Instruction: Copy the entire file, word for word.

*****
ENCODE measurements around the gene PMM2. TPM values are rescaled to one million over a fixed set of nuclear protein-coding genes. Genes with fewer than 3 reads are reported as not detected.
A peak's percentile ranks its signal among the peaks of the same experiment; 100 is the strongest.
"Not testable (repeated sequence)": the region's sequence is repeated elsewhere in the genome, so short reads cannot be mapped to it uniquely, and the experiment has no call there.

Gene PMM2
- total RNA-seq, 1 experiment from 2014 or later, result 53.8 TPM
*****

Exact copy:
ENCODE measurements around the gene PMM2. TPM values are rescaled to one million over a fixed set of nuclear protein-coding genes. Genes with fewer than 3 reads are reported as not detected.
A peak's percentile ranks its signal among the peaks of the same experiment; 100 is the strongest.
"Not testable (repeated sequence)": the region's sequence is repeated elsewhere in the genome, so short reads cannot be mapped to it uniquely, and the experiment has no call there.

Gene PMM2
- total RNA-seq, 1 experiment from 2014 or later, result 53.8 TPM